Joe Mauer knows he has a decision to make: either return for a 16th season or end a well-decorated career in which he has become a local icon and one of the best Twins of all-time.
And that decision will not come during the next road trip, or the last homestand or immediately following the end of the season.
Mauer, 35, made it clear Wednesday that he will take his time after the season to consider a multitude of factors before deciding if he will continue playing in 2019.
“There’s a lot that goes into it than just, ‘Do you want to play?’ ” Mauer said before Wednesday’s 3-1 victory over the Yankees at Target Field. “There’s a lot of different dynamics that go into it. I owe it to myself and my family to sit down and think about those things.
“I have had some conversations with some people close to me and it’s amazing. Getting little bits from different people that are helping me cultivate this [decision]. I still have a lot to think about. I still have people who I want to speak to.
“It’s interesting. It’s a big decision, and I want to make sure I’m 100 percent about it.”
Mauer is batting .274 this season with six home runs and 43 RBI, far from the numbers that defined most of his career. He still has a .306 career average — the sixth highest among active players with at least 3,000 plate appearances — with an .827 on base plus slugging percentage.
A tough season
At the beginning of the year, it seemed to be a forgone conclusion that Mauer would play beyond 2018, which is the final year of his eight-year, $184 million contract signed before the 2010 season. He was coming off his best offensive season since 2014, batting .305 with a .384 on-base percentage. He was healthy and he was on a team with high expectations after reaching the wild-card game in 2017. He indicated then that he wanted to keep playing if the Twins wanted him.
When Mauer was reminded of that Wednesday he replied: “Yeah, a lot can change in six months. Personally, professionally, physically.”
What could lead Mauer to retire? His slip in production at the plate is one. The plight of the Twins — a roster makeover began at the trade deadline and will continue into the offseason — is another.
So is family. He and his wife, Maddie, are expecting their third child around Thanksgiving. Mauer spoke of how busy he has been helping get his twin daughters ready for another school year.
The events of May 11 also will be considered. That’s when Mauer, during a game in Anaheim, dived after a foul ball and hit the back of his head on the ground. A sore neck turned into a cervical strain with a concussion. Mauer ended up missing 25 games. A concussion forced him to move from behind the plate, where he seemed on track for a Hall of Fame career as a catcher, to first base following the 2013 season.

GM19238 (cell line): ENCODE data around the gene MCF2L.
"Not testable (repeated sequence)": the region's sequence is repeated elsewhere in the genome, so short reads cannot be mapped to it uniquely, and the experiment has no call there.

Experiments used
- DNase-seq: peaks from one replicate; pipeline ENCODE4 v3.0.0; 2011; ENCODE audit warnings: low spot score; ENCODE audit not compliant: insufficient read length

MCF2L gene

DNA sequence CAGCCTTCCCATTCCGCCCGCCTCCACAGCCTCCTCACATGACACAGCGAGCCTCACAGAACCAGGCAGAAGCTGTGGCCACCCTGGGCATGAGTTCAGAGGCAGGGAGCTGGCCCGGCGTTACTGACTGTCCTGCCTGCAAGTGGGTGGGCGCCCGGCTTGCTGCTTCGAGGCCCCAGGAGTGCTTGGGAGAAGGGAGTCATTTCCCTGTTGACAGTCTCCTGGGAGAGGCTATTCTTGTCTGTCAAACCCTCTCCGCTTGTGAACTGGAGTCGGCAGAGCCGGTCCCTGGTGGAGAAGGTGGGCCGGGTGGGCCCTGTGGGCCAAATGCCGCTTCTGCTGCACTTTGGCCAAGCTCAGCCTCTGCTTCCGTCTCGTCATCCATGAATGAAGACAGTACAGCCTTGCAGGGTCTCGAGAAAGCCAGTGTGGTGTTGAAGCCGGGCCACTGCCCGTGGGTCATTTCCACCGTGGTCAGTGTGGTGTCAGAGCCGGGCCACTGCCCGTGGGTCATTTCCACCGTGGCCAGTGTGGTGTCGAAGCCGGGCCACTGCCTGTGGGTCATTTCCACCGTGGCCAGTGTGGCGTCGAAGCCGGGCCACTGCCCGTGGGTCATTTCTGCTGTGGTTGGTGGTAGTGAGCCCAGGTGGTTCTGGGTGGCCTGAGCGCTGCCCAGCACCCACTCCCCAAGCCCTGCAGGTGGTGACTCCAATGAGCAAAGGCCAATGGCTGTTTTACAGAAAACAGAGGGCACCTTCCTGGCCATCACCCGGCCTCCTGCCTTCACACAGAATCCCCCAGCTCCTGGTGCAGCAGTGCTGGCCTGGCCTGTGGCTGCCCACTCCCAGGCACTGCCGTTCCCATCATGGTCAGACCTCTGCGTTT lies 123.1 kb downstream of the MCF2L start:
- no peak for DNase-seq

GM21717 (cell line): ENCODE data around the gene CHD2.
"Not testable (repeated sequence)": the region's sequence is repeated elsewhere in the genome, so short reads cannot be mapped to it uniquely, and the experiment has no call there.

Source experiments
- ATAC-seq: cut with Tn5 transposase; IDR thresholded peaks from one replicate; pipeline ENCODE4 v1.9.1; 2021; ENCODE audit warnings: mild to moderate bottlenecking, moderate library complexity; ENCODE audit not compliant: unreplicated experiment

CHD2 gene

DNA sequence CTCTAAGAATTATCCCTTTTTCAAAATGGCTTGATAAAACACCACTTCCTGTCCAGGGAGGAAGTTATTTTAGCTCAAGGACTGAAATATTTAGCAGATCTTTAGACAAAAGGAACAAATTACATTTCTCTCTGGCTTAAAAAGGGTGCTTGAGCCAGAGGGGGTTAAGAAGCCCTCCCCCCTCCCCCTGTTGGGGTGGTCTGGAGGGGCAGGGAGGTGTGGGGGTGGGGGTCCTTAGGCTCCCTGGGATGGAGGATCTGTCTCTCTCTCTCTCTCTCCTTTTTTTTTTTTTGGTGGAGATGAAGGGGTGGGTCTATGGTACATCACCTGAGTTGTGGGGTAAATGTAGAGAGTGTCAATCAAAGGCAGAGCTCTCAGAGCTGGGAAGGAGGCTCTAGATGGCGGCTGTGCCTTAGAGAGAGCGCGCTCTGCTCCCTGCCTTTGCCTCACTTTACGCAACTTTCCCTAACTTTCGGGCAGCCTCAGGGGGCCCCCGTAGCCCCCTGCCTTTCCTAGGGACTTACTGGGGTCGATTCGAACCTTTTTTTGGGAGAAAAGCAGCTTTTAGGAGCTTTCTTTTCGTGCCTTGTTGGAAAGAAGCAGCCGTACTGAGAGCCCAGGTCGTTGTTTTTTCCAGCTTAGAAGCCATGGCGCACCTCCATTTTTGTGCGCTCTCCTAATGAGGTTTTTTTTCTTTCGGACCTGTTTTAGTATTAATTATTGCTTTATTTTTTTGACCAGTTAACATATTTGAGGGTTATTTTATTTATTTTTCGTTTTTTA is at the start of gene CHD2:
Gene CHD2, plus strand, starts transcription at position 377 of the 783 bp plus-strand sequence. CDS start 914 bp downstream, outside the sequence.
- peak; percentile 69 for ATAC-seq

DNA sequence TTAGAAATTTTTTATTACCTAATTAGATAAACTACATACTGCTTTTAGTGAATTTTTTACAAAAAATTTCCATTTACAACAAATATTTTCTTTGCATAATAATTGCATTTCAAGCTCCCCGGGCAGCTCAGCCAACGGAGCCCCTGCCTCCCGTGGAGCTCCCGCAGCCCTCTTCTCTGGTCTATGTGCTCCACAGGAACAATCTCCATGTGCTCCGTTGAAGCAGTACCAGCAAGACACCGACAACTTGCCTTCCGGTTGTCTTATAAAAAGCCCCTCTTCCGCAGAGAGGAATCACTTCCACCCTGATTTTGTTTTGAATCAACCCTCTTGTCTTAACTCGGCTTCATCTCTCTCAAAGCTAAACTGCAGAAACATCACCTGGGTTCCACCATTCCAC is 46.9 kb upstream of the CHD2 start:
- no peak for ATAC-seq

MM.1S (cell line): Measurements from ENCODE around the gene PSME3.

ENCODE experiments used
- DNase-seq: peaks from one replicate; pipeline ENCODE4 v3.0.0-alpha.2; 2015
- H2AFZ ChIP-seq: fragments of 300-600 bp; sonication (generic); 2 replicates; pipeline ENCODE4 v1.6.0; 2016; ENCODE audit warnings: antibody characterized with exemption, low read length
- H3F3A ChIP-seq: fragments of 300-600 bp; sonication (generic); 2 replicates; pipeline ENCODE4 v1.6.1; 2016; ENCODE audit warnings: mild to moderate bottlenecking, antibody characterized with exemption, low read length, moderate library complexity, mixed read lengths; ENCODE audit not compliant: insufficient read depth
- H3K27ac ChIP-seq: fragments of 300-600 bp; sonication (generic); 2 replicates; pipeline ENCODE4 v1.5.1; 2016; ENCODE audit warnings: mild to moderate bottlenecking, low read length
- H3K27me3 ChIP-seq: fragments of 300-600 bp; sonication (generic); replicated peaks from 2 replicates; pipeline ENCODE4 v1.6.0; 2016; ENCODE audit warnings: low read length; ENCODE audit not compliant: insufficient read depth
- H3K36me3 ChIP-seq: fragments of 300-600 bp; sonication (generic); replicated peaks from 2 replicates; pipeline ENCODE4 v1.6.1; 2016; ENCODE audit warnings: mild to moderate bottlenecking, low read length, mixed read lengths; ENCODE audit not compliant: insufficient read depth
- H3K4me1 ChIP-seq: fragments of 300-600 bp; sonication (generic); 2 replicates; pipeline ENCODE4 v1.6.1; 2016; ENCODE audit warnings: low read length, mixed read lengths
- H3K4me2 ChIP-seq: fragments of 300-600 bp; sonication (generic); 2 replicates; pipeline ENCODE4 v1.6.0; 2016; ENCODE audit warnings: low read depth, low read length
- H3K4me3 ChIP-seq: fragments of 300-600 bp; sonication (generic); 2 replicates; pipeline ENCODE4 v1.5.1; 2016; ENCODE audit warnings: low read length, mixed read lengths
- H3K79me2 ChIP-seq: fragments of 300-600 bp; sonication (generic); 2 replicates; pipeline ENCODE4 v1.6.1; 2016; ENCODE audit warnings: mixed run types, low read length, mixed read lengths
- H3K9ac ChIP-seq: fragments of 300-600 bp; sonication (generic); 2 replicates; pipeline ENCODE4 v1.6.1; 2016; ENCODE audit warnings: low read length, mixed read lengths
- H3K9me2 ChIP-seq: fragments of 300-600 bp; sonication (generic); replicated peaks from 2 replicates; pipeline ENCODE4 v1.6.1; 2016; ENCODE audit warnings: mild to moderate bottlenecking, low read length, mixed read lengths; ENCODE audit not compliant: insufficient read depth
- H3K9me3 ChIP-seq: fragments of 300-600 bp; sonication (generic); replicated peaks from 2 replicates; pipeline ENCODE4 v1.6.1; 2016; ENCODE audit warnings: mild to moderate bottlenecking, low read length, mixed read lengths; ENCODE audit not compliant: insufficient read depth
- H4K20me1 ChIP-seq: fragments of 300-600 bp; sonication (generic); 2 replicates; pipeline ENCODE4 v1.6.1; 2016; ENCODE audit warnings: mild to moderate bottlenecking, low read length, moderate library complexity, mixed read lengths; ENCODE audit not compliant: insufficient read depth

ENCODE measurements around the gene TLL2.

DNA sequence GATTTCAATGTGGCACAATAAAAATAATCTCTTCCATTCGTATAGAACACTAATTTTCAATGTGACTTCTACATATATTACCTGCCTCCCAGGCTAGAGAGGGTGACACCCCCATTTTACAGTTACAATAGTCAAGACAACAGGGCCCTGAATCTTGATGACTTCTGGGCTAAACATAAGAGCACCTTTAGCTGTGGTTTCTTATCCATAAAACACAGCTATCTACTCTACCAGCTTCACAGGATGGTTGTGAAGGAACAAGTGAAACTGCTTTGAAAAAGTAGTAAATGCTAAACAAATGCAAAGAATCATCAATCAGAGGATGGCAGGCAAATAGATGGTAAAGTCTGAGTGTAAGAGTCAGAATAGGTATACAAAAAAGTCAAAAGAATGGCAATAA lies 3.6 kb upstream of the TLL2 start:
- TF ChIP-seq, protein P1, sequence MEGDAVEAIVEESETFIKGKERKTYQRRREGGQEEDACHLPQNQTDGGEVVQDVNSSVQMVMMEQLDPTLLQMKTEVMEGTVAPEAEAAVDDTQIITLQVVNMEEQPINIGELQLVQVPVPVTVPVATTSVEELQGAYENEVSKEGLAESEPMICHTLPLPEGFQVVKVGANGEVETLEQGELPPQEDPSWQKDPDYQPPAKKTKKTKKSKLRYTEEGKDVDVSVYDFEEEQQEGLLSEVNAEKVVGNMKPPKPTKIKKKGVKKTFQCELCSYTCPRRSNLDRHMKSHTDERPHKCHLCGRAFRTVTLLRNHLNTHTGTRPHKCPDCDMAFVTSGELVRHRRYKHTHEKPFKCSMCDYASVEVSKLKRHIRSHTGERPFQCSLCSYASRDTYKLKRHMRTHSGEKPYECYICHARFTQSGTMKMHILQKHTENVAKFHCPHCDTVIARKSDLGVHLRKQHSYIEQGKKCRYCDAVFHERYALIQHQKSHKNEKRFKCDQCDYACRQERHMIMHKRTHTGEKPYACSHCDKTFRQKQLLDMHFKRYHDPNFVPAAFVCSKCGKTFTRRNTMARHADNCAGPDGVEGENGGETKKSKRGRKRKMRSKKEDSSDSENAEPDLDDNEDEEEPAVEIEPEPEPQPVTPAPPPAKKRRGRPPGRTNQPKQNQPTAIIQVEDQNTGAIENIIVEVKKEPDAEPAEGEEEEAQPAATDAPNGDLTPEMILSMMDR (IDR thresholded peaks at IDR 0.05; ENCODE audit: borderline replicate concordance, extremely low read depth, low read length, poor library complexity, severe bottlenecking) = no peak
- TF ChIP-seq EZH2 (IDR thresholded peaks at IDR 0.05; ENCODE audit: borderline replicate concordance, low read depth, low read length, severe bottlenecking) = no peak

“I’m not a percentage type of guy, but it is definitely something I need to think about,” Mauer said. “Today, I want to think about trying to beat those Yankees and trying to do the best I can from here on out. Then sit down and go through all the things that have happened to me this year.
“The concussion, third baby on the way. So we have a lot of things to go over. I want to do that and take a deep breath and try to think with a clear mind.”
‘100 percent supportive’
Although Mauer’s numbers aren’t as strong as they have been in the past, former teammate and close friend Justin Morneau looks at Mauer’s .392 batting average with runners in scoring position and still sees someone with the focus and bat speed to help a team.
“As a friend, you want to be there to support him,” Morneau said. “As a fan, I want to see him keep playing.”
Chief Baseball Officer Derek Falvey and General Manager Thad Levine have not approached Mauer about his plans and will let him take as much time as he needs to make a decision.
“Everyone is 100 percent supportive of Joe’s privacy in this matter,” Levine said. “If he came with us with the question you posed, ‘I’d like to play another season, what does that look like?’ I think we’re rolling up our sleeves and having a conversation with him.”
Falvey added: “We’ve maintained an open dialogue with him about his future. Joe’s earned the right to have that conversation at his own pace. He shared with us that he’d like to see how he feels after the season and gets a chance to digest everything with Maddie and his family. We fully support Joe in that approach.”
On Tuesday, Mauer took a curtain call after blasting a 419-foot grand slam during a 10-5 victory over the Yankees. That’s the second time in recent weeks he has done so following a big home run, as fans roared with approval.
As he nears his big decision, is he starting to take mental snapshots of those scenes, just in case?
“We’ve had some moments,” Mauer said. “It’s been a fun atmosphere there with the crowd. Regardless, this last homestand is going to be pretty emotional, when we come back. I’m already starting to feel a little bit like that.
“Not knowing either way, what direction I’m going. It’s been a grind, a lot of things going on this year. And I’m just trying to enjoy it.”